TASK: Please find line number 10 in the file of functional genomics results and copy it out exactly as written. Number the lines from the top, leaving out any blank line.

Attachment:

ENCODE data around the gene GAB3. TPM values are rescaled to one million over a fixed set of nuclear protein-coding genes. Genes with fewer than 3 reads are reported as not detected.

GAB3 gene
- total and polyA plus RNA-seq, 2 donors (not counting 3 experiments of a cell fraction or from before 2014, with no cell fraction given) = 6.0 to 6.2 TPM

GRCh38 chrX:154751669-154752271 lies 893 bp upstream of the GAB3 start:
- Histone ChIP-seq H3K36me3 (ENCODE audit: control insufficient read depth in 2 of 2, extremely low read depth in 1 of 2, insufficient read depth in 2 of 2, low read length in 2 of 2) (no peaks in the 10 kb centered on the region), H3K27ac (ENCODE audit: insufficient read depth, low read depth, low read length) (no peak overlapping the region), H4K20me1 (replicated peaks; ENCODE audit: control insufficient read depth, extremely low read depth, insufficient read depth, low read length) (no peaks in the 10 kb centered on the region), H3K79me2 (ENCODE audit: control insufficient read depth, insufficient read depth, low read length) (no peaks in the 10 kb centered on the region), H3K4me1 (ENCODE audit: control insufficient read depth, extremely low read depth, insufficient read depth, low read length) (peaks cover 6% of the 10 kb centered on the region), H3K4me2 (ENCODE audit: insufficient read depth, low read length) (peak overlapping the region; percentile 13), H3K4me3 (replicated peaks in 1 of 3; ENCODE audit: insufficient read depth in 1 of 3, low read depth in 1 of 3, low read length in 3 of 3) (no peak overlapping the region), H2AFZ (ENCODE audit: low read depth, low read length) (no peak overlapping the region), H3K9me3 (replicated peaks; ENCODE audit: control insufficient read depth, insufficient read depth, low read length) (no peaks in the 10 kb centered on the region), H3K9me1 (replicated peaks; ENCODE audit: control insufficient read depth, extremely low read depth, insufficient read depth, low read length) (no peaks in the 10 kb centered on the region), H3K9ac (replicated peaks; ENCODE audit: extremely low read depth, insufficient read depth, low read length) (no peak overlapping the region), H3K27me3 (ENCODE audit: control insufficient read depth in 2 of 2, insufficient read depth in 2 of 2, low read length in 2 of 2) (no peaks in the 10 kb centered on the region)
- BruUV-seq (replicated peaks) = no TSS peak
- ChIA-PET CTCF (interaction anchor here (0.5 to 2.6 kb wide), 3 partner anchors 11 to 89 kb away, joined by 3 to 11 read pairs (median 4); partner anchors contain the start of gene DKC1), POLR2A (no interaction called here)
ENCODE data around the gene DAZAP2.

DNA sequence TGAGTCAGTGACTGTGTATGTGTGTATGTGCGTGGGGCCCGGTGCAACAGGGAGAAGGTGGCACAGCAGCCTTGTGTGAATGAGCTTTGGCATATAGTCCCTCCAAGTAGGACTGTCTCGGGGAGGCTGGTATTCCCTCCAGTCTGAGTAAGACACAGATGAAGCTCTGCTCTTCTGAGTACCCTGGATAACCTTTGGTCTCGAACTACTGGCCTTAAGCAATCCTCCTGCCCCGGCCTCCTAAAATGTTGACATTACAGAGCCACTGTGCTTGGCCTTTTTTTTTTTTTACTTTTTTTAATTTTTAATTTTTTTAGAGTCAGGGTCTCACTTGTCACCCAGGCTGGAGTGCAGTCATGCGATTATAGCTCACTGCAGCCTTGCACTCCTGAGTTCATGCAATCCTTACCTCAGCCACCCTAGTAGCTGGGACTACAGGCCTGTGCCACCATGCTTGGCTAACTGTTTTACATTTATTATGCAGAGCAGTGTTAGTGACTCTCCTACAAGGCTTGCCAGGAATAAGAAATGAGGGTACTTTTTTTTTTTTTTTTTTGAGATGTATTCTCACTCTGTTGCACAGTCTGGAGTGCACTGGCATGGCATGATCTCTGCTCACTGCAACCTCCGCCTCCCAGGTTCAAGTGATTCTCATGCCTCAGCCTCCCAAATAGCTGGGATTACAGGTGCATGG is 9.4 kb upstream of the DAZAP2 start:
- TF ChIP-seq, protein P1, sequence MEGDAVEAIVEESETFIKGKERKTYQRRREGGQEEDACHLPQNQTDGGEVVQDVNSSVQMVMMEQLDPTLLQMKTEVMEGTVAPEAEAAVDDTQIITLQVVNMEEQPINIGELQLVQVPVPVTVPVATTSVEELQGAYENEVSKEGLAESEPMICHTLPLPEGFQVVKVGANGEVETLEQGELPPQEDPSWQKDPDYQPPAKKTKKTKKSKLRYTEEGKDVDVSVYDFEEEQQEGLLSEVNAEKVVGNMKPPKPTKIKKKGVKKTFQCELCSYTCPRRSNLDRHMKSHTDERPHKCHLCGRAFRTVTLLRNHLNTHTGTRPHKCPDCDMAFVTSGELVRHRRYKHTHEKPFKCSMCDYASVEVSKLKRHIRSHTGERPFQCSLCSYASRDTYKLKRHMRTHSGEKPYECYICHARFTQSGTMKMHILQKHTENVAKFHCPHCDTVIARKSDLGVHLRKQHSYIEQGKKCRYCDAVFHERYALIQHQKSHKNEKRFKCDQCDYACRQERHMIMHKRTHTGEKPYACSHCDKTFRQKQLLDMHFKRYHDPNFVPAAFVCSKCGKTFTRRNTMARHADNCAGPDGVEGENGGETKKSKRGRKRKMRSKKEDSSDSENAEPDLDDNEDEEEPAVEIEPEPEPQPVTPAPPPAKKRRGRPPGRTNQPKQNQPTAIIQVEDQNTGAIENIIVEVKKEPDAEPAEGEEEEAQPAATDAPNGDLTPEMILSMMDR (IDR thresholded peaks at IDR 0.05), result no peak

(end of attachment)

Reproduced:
- TF ChIP-seq, protein P1, sequence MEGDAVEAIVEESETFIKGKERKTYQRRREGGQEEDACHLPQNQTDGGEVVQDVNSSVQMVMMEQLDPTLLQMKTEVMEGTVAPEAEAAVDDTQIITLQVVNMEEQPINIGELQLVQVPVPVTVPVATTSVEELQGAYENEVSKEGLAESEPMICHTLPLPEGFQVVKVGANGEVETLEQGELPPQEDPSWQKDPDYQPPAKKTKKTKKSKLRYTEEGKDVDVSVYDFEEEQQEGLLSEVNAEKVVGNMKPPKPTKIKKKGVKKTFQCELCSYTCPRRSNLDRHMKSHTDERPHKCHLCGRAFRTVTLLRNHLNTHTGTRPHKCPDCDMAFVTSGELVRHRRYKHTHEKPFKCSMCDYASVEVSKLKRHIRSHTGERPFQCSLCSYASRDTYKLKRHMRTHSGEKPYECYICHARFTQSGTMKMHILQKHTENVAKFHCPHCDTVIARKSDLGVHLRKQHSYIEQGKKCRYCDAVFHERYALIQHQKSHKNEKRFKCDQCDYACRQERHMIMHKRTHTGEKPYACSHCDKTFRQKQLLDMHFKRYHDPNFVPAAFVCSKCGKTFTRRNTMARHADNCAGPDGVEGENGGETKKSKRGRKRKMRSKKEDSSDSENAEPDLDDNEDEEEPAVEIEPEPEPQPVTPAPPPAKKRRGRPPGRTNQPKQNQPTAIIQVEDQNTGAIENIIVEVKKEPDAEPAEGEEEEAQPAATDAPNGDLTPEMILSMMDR (IDR thresholded peaks at IDR 0.05), result no peak